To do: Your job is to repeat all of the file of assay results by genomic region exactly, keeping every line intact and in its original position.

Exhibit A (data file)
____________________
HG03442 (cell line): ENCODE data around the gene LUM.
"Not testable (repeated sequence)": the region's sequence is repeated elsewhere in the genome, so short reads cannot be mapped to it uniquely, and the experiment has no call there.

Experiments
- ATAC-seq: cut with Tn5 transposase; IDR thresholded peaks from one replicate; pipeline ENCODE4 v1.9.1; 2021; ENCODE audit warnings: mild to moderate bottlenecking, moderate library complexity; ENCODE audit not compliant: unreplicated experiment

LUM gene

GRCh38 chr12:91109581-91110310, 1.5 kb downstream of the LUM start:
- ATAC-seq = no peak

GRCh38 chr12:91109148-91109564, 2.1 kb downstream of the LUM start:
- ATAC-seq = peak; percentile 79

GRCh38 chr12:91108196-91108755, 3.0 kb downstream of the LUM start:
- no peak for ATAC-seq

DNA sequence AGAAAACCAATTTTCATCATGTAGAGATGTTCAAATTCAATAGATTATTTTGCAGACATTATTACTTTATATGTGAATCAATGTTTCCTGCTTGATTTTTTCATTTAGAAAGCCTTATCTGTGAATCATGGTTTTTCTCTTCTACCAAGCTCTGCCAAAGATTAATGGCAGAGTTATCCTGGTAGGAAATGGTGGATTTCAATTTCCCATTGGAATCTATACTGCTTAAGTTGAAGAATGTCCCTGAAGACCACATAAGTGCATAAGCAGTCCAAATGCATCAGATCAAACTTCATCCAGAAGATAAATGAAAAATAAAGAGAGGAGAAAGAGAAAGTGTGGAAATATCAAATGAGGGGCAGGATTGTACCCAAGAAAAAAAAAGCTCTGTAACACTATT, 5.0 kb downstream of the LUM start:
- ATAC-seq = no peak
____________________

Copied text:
HG03442 (cell line): ENCODE data around the gene LUM.
"Not testable (repeated sequence)": the region's sequence is repeated elsewhere in the genome, so short reads cannot be mapped to it uniquely, and the experiment has no call there.

Experiments
- ATAC-seq: cut with Tn5 transposase; IDR thresholded peaks from one replicate; pipeline ENCODE4 v1.9.1; 2021; ENCODE audit warnings: mild to moderate bottlenecking, moderate library complexity; ENCODE audit not compliant: unreplicated experiment

LUM gene

GRCh38 chr12:91109581-91110310, 1.5 kb downstream of the LUM start:
- ATAC-seq = no peak

GRCh38 chr12:91109148-91109564, 2.1 kb downstream of the LUM start:
- ATAC-seq = peak; percentile 79

GRCh38 chr12:91108196-91108755, 3.0 kb downstream of the LUM start:
- no peak for ATAC-seq

DNA sequence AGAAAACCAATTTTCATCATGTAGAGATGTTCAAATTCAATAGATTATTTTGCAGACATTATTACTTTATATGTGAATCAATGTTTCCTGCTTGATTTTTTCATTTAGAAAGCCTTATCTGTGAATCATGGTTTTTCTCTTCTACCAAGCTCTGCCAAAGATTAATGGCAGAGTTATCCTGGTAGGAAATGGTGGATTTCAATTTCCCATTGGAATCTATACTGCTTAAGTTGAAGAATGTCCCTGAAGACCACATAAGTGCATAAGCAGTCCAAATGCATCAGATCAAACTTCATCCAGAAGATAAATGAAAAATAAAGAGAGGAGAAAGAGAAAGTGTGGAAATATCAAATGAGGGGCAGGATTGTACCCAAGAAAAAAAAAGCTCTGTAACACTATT, 5.0 kb downstream of the LUM start:
- ATAC-seq = no peak